Racism is not dead. Despite what you may think about the issue--from those that see our modern day America as a glorious fondue of ethnic delights to those that see through the smokescreen a bit too readily--racism is certainly not dead. For many of us, though, it is. We live in our content bubbles, satisfied with the status of ethnic diversity in America. Look at how far we've come, we say. Slavery abolished. Equal rights for all. Amen, and I'm thankful to God that we've come at least that far. But the question I raise, and one that John Piper points to in his latest book Bloodlines, is look how far we've still got to go.
This deeply felt sense of race as a continuing, painful, and pervasive issue in America means that talking about race continues to be difficult. The feelings run very deep and very high. If your skin is thin...hold your tongue. But holding our tongues does not usually advance understanding, deepen respect, warm the affections, or motivate action.
Yes, if we want change, if we want a greater respect of our fellow man, then we cannot hold our tongues, and thankfully Piper doesn't.
I think Bloodlines is an easy read, in that Piper is honest in his desire. He writes of growing up in South Carolina and of the racial sins he had to overcome, and only so by the blood of Jesus. And when he went into ministry he intentionally chose a region (Twin Cities area in Minnesota) that is one of the most ethnically diverse in the nation. He has lived there for over thirty years, passionate about diversity and harmony and exalting God. These things give credence to the points Piper raises, and hopefully many see his words as truth.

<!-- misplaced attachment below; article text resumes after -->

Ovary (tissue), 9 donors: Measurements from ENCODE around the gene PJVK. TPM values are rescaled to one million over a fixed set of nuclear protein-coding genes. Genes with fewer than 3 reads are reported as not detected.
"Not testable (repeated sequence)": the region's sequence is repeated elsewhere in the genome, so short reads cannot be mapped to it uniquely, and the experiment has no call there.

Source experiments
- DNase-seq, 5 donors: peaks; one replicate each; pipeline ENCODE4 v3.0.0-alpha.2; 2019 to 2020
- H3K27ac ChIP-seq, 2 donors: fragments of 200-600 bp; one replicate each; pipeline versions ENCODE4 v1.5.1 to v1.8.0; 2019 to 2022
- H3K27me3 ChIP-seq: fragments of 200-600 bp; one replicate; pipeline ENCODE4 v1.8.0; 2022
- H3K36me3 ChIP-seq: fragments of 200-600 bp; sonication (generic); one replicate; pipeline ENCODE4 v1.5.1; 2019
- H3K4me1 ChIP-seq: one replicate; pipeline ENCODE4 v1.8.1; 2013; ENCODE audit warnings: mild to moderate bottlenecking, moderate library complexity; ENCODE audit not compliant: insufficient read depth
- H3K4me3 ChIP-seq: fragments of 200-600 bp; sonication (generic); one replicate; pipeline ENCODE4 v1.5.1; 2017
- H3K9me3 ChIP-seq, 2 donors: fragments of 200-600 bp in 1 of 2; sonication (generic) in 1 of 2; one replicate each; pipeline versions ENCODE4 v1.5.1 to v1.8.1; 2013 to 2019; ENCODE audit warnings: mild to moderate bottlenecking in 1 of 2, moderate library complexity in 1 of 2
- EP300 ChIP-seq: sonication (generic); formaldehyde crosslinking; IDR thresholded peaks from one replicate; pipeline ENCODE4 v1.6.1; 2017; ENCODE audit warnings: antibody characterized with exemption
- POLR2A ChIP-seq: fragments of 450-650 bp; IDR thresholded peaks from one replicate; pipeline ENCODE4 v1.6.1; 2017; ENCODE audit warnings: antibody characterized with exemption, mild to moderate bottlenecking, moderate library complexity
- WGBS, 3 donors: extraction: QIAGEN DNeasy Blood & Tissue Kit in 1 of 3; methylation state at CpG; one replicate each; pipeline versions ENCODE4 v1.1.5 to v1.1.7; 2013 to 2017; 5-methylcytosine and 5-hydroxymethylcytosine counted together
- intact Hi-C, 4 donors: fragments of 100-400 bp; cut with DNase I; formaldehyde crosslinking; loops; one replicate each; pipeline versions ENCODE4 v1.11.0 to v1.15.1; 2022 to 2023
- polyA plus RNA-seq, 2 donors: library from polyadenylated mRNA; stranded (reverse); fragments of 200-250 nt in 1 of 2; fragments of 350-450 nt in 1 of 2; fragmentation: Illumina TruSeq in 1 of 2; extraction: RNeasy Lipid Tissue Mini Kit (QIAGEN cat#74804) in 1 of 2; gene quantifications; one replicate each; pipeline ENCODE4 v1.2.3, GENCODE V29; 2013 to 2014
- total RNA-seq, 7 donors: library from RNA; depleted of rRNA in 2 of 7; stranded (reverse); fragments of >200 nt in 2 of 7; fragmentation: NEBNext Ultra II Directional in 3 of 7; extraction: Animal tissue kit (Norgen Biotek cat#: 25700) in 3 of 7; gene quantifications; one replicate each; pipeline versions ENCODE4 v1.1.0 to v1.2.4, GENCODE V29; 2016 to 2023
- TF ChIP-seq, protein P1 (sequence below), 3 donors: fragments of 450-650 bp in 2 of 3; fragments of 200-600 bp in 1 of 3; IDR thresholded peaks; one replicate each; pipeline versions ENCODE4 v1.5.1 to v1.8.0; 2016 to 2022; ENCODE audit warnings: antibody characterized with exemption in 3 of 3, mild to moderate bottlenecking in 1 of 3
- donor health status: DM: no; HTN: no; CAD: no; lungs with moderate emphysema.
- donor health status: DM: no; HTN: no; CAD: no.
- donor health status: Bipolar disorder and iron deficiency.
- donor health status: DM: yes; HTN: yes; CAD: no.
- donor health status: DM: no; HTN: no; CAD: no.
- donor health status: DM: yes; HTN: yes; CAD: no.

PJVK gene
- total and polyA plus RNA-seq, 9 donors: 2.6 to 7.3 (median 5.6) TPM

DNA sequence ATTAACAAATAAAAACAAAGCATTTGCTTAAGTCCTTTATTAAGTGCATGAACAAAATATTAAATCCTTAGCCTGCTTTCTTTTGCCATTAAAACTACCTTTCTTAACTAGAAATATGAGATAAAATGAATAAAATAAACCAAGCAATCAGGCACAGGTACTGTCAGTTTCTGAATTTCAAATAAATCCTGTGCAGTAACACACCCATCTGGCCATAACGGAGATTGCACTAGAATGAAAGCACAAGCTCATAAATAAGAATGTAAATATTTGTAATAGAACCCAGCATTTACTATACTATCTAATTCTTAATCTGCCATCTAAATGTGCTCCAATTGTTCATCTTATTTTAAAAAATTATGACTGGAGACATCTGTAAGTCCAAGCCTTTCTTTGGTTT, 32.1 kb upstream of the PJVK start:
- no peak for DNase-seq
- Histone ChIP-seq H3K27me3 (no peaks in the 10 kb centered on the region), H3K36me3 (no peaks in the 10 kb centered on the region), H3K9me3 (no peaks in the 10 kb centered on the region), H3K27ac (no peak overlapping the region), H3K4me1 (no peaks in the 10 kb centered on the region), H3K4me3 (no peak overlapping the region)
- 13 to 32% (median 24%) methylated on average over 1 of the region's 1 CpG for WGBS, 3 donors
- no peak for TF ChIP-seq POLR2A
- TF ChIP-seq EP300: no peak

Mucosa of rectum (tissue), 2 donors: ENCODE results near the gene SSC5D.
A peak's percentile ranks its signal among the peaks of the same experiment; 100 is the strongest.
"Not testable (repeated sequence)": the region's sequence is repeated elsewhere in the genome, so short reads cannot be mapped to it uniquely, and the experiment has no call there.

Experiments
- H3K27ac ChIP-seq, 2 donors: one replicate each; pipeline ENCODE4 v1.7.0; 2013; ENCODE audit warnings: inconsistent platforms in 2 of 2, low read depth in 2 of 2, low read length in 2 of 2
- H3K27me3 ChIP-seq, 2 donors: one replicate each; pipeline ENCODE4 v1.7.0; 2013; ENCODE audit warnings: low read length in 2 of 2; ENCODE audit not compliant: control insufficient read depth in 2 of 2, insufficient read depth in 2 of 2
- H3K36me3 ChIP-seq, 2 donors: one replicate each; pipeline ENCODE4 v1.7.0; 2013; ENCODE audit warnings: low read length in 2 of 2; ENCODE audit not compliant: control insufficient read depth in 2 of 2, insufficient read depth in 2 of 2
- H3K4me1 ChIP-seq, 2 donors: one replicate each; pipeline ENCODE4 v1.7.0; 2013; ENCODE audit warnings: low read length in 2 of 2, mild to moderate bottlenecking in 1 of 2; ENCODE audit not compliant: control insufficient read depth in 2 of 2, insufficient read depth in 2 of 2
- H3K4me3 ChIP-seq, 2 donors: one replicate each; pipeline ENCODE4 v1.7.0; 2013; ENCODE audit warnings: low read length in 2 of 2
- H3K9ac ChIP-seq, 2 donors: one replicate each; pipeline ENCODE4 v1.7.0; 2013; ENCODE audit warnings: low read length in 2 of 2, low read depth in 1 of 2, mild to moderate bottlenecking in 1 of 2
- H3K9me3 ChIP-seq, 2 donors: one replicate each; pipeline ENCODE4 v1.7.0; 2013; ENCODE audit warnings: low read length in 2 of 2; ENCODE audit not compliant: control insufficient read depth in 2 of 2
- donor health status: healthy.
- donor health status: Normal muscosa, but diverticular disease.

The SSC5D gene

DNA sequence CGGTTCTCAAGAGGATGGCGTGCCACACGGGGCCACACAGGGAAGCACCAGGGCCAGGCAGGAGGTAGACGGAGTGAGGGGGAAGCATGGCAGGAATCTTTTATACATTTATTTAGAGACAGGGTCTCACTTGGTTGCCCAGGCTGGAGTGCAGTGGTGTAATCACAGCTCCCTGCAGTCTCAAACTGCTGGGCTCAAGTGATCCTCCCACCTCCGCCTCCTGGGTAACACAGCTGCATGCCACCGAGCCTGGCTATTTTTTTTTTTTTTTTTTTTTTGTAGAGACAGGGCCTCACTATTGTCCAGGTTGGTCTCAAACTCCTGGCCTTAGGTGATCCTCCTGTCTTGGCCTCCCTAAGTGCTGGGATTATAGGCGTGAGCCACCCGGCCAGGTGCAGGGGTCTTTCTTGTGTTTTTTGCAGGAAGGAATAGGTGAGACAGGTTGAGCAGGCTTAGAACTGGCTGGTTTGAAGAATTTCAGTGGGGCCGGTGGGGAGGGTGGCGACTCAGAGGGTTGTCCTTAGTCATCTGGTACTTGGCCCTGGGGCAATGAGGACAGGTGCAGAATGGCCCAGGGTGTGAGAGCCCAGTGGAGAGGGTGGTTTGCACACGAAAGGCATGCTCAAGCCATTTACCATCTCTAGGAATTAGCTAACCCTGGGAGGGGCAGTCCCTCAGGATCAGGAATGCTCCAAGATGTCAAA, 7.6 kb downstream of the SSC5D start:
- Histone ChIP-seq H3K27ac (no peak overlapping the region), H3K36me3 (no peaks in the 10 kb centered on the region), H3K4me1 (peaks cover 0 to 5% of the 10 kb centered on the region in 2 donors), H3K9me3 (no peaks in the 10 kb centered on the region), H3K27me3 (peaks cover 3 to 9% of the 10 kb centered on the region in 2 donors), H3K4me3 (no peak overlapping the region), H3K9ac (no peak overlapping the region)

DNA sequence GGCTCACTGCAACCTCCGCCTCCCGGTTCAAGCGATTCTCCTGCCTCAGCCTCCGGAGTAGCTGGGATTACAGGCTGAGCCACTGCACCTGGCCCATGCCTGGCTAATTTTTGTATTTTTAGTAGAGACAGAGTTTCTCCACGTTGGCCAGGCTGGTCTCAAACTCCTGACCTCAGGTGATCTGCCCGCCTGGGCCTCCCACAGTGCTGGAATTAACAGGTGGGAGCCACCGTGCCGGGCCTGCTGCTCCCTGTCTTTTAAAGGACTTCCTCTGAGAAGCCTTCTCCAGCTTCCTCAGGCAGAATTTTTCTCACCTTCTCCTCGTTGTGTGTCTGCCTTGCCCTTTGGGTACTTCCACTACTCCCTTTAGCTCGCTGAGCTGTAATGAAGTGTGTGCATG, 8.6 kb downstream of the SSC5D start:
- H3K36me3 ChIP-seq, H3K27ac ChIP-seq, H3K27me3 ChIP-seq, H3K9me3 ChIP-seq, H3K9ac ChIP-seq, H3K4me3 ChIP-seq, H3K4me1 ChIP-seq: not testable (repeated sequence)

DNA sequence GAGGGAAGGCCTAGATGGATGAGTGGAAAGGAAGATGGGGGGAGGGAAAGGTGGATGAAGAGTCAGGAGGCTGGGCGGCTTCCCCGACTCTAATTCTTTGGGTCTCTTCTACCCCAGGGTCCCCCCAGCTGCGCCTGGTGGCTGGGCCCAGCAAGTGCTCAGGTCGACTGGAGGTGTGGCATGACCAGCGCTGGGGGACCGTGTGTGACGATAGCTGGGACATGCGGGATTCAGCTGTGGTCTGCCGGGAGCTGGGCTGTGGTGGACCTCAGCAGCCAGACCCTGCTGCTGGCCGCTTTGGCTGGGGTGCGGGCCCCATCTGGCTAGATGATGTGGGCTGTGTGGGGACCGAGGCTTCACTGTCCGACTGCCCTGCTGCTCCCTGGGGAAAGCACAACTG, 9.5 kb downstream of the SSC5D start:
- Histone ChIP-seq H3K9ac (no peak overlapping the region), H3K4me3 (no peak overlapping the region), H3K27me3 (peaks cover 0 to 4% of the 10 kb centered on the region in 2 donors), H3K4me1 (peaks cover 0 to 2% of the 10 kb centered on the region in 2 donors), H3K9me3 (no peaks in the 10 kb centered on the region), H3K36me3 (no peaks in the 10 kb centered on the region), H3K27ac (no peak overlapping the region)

The book begins with Piper telling why he's wrote Bloodlines, and then he follows with several statistics and the current shape of racism in America. One of the most staggering statistics:
- Homicide is the number one cause of death for black men between fifteen and twenty-nine years of age and has been for decades.
The remainder of the book focuses on why a united people celebrating diversity and living peaceably is glorifying to God. Most of us are ignorant of our racism, and I suspect many of us would be appalled at ourselves if our secret thoughts were revealed. The blame is ours, but it's also the many generations before us. America has a dark history, one that misused Scripture to propel a false agenda that led to many sins, and we've still not recovered from this.
It's important to note that throughout everything, Piper never strays from the gospel of Jesus Christ. With a multitude of verses to back up his thesis, it's eye opening to see how uninvolved so many of us are. Racial harmony is not the most important issue for a person, but it is an issue that should be pursued by some. Piper feels this way, as do many members and staff at Bethlehem Baptist Church. Just read this article (How and Why Bethlehem Pursues Ethnic Diversity) to understand that.
Bloodlines is a thought-stirring book that brings up many strong arguments for why the fight against racism should be faced. While most of us don't feel like race is an issue to concern ourselves with, consider the following.
Since majority people don't think of themselves in terms of race, none of our dysfunctions is viewed as a racial dysfunction. When you are the majority ethnicity, nothing you do is ethnic. It's just the way it's done. When you are a minority, everything you do has color.
The words are true, and the implications staggering. We are all creatures of race. Whether majority or minority, we all share a common earthly bloodline, and that makes us all brothers and sisters. Praise God that we can all share a common heavenly bloodline, too, that of Jesus Christ, and it's only through His blood can we hope to have unity.